They're also essentially in the same place politically—I can't think of a single major issue on which Gingrich is more conservative than Romney, and with the possible exception of immigration (and perhaps Medicare reform, as I mention here, though it's hard to be sure) I can't think of one where Romney is more conservative. Substantively, their views are largely indistinguishable from one another. They're part of a very broad consensus on policy among Republicans this year, which is one of the underreported stories of the year and is frankly in many ways a testament to Paul Ryan, who really defined the Republican agenda with his budget. The House Republican budget caused both Romney and Gingrich to take significantly more conservative positions on entitlement reform in particular than either one would otherwise have taken.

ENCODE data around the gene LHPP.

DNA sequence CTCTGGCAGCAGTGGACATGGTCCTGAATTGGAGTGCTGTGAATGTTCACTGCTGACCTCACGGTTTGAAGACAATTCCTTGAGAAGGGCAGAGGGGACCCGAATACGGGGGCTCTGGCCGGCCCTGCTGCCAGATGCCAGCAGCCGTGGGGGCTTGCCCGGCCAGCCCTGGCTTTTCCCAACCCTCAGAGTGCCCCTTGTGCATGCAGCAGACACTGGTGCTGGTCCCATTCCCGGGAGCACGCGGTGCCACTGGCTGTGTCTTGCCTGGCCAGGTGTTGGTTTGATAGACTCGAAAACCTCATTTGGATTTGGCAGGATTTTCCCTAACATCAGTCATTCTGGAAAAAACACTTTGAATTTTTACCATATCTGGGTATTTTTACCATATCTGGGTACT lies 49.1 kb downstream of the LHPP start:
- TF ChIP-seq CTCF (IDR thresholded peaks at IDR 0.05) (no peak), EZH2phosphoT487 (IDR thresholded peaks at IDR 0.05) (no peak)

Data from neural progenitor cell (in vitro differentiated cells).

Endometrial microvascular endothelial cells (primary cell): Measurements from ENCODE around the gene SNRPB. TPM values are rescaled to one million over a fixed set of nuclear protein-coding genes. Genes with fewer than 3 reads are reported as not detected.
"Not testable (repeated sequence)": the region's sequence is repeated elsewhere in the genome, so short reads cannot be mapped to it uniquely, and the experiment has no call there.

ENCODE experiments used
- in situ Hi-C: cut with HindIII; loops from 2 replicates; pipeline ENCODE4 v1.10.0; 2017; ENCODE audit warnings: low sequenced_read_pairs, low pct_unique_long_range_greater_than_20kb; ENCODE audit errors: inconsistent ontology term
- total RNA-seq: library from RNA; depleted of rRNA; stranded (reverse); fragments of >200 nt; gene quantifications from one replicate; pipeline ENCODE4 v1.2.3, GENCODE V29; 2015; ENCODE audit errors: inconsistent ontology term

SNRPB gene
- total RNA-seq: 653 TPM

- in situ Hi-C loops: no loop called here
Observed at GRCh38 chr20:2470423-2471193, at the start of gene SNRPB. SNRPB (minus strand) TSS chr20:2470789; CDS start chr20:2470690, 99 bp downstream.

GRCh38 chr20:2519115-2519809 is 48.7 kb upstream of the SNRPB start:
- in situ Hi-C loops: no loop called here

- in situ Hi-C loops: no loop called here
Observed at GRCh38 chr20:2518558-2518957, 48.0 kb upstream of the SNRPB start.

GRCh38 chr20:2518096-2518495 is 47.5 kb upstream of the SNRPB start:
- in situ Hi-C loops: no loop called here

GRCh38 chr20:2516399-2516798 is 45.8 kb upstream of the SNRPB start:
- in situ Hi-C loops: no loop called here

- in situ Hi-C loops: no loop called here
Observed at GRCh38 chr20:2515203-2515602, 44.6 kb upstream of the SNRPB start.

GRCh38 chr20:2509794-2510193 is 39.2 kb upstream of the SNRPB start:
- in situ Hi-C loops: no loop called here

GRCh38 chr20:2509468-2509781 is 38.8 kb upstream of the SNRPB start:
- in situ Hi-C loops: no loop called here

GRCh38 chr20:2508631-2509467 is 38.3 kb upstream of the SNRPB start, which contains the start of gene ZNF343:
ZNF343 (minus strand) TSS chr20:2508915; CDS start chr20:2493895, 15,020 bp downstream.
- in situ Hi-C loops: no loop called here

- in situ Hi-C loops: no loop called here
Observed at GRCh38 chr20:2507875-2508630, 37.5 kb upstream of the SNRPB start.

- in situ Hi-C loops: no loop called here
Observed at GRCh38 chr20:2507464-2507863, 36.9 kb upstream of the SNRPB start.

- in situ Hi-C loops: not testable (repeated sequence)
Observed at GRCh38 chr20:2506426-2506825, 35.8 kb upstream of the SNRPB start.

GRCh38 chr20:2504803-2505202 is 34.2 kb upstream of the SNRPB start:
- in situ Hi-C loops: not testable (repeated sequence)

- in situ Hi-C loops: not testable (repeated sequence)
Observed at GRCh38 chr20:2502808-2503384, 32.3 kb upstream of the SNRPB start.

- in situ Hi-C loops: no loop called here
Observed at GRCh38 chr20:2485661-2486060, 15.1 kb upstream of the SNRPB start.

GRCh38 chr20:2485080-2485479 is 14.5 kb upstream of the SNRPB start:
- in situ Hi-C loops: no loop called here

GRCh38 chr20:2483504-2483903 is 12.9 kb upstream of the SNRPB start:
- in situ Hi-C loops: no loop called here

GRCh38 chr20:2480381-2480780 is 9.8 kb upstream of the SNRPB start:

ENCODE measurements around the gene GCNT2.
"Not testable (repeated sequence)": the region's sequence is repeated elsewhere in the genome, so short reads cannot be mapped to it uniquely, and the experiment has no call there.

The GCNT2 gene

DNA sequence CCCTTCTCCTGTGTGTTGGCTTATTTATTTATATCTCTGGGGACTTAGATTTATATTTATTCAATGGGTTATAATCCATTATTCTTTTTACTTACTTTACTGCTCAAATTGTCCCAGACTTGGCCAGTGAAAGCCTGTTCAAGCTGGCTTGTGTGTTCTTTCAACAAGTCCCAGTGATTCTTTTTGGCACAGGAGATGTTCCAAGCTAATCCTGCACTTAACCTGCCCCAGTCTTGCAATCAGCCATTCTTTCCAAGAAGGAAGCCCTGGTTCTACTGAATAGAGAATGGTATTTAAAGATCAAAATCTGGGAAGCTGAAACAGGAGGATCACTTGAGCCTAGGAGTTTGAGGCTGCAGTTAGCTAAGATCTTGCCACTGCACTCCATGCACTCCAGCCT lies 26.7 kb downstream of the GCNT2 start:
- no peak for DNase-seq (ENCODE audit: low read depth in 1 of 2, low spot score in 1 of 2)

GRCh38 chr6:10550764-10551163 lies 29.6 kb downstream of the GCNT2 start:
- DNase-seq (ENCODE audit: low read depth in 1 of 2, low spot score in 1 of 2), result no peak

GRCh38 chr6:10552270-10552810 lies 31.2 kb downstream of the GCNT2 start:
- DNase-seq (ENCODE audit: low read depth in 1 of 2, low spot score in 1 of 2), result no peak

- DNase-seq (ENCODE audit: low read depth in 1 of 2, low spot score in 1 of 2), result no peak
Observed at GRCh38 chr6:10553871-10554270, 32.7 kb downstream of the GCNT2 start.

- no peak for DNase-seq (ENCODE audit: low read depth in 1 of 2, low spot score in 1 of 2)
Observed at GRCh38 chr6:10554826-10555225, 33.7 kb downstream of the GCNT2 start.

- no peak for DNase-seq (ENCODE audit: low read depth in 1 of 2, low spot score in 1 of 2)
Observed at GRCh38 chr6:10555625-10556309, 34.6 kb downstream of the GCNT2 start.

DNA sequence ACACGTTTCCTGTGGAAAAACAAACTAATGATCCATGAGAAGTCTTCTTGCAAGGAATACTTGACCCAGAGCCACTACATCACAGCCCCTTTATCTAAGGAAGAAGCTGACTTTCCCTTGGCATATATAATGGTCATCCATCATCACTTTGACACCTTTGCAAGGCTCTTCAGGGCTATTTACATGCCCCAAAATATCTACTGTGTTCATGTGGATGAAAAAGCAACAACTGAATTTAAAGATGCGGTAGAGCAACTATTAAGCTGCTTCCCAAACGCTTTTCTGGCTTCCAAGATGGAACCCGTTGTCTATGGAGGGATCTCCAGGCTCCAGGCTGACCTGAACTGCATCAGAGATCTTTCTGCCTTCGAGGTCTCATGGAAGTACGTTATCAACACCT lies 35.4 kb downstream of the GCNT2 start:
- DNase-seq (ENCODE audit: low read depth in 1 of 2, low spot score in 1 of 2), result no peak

Moreover, both of them have moved back and forth on the same key issues in recent years—on health care, on climate, on immigration, on the social issues including the life issues; and these are obviously some of the most important issues to Republican voters. So the question of flip-flops, or the question of reliability, hangs heavy over both of them.

And yet, similar as they are, you don't naturally think of them as belonging in the same category, because they have very different temperaments, and temperament can often matter even more than substance. Romney has a thoroughly executive disposition: He appears to have a very organized mind, intense discipline, a general sense of calm and restraint, and a systematic approach to everything he does. He expects change to result from a process, and so thinks about politics in terms of process. He exhibits each of these qualities to a fault—and as a result he can often seem rather cold, and his past flip-flops can seem even more unprincipled.